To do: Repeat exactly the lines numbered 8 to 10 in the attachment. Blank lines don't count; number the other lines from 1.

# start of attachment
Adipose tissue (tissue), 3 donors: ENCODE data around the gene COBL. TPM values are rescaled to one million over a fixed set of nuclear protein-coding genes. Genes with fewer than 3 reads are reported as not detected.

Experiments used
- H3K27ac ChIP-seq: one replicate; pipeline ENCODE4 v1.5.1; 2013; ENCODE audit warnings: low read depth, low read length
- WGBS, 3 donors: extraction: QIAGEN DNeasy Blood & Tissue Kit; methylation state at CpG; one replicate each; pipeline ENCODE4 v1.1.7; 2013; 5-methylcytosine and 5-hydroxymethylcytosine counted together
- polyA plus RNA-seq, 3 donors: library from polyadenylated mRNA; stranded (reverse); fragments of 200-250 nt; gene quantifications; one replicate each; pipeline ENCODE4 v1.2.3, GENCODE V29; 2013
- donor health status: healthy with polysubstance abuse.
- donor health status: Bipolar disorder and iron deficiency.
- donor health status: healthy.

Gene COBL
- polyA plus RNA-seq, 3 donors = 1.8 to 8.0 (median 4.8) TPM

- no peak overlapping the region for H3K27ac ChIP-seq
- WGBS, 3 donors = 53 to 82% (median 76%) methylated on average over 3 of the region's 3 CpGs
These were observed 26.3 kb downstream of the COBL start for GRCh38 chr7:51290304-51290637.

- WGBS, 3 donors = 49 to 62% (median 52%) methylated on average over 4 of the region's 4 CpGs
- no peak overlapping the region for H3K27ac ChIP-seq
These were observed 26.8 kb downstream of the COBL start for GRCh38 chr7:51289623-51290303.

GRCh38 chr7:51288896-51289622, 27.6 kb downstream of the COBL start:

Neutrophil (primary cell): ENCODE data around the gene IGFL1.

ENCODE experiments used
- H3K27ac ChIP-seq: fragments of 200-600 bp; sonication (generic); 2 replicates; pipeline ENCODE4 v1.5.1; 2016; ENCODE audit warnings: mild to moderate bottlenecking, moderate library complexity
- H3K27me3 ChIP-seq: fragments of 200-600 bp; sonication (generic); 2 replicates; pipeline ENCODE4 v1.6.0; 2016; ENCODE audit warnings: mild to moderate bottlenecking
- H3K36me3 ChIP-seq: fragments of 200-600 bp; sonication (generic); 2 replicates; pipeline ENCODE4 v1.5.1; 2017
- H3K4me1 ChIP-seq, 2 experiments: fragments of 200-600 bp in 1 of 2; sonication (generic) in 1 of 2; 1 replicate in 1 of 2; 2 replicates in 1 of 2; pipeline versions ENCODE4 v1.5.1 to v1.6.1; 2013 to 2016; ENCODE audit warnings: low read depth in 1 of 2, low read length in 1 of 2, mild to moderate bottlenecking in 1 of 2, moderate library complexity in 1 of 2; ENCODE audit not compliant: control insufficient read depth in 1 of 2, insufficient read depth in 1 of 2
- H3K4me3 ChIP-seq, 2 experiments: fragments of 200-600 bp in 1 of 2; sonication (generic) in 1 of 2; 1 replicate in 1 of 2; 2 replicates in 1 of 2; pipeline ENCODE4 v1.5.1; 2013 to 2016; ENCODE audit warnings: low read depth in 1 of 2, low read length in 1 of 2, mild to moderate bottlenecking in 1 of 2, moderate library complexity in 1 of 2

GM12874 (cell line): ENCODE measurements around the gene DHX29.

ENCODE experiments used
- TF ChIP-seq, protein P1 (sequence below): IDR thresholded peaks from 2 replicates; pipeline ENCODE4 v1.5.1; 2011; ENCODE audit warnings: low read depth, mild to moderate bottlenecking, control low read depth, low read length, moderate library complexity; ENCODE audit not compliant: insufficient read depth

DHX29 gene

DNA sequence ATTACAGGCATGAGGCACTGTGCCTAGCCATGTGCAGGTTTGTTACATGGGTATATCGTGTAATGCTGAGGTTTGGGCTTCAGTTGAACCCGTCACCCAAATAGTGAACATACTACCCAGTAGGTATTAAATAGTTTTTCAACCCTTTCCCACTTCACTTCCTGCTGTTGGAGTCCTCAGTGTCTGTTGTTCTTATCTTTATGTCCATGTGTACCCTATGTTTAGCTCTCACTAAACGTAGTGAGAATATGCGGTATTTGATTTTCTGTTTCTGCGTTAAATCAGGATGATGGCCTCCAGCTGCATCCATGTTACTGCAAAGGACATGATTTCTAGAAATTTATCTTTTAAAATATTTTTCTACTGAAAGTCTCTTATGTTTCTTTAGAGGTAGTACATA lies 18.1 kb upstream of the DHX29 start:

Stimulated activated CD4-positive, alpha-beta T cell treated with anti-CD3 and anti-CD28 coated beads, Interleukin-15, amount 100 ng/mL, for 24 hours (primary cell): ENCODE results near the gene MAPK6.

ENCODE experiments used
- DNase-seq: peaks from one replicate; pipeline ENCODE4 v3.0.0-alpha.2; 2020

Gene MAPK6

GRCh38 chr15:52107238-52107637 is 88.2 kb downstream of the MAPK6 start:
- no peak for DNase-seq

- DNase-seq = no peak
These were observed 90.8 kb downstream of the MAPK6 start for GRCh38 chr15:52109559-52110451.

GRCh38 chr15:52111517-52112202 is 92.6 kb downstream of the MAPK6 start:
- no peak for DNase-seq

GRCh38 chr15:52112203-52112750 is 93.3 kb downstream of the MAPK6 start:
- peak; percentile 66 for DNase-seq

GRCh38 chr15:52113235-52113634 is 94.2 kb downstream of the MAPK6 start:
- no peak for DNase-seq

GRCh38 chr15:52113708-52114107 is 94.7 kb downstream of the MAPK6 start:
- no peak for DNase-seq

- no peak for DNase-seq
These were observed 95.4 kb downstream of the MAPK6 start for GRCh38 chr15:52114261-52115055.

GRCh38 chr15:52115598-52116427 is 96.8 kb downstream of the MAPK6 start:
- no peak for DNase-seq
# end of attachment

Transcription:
- donor health status: healthy.

Gene COBL
- polyA plus RNA-seq, 3 donors = 1.8 to 8.0 (median 4.8) TPM